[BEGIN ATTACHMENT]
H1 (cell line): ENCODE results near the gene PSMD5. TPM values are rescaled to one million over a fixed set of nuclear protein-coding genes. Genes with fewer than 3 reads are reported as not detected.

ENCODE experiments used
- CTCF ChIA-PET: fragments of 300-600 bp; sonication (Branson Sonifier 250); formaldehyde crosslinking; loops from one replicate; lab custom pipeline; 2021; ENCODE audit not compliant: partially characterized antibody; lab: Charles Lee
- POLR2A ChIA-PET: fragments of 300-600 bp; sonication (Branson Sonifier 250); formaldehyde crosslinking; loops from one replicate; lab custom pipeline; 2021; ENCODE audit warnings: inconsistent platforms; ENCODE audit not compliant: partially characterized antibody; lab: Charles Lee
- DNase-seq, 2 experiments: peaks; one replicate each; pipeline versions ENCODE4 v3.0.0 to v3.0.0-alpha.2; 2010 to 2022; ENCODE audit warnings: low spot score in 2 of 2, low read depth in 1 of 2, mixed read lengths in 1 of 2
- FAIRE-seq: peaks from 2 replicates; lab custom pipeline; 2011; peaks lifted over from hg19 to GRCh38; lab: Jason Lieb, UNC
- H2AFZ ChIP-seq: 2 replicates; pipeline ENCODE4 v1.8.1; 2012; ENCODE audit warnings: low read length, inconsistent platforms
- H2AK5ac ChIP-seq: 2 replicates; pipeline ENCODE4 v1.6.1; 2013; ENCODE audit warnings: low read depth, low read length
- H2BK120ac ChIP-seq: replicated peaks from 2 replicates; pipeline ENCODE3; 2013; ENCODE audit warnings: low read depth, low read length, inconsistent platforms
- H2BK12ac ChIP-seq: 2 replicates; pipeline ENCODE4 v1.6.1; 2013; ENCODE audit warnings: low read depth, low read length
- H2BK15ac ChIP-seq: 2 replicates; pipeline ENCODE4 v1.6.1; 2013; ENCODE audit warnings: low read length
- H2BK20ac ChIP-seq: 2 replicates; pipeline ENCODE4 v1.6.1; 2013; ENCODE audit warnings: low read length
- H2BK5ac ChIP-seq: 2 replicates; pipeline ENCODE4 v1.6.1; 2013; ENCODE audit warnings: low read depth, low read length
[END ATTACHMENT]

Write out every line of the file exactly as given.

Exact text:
H1 (cell line): ENCODE results near the gene PSMD5. TPM values are rescaled to one million over a fixed set of nuclear protein-coding genes. Genes with fewer than 3 reads are reported as not detected.

ENCODE experiments used
- CTCF ChIA-PET: fragments of 300-600 bp; sonication (Branson Sonifier 250); formaldehyde crosslinking; loops from one replicate; lab custom pipeline; 2021; ENCODE audit not compliant: partially characterized antibody; lab: Charles Lee
- POLR2A ChIA-PET: fragments of 300-600 bp; sonication (Branson Sonifier 250); formaldehyde crosslinking; loops from one replicate; lab custom pipeline; 2021; ENCODE audit warnings: inconsistent platforms; ENCODE audit not compliant: partially characterized antibody; lab: Charles Lee
- DNase-seq, 2 experiments: peaks; one replicate each; pipeline versions ENCODE4 v3.0.0 to v3.0.0-alpha.2; 2010 to 2022; ENCODE audit warnings: low spot score in 2 of 2, low read depth in 1 of 2, mixed read lengths in 1 of 2
- FAIRE-seq: peaks from 2 replicates; lab custom pipeline; 2011; peaks lifted over from hg19 to GRCh38; lab: Jason Lieb, UNC
- H2AFZ ChIP-seq: 2 replicates; pipeline ENCODE4 v1.8.1; 2012; ENCODE audit warnings: low read length, inconsistent platforms
- H2AK5ac ChIP-seq: 2 replicates; pipeline ENCODE4 v1.6.1; 2013; ENCODE audit warnings: low read depth, low read length
- H2BK120ac ChIP-seq: replicated peaks from 2 replicates; pipeline ENCODE3; 2013; ENCODE audit warnings: low read depth, low read length, inconsistent platforms
- H2BK12ac ChIP-seq: 2 replicates; pipeline ENCODE4 v1.6.1; 2013; ENCODE audit warnings: low read depth, low read length
- H2BK15ac ChIP-seq: 2 replicates; pipeline ENCODE4 v1.6.1; 2013; ENCODE audit warnings: low read length
- H2BK20ac ChIP-seq: 2 replicates; pipeline ENCODE4 v1.6.1; 2013; ENCODE audit warnings: low read length
- H2BK5ac ChIP-seq: 2 replicates; pipeline ENCODE4 v1.6.1; 2013; ENCODE audit warnings: low read depth, low read length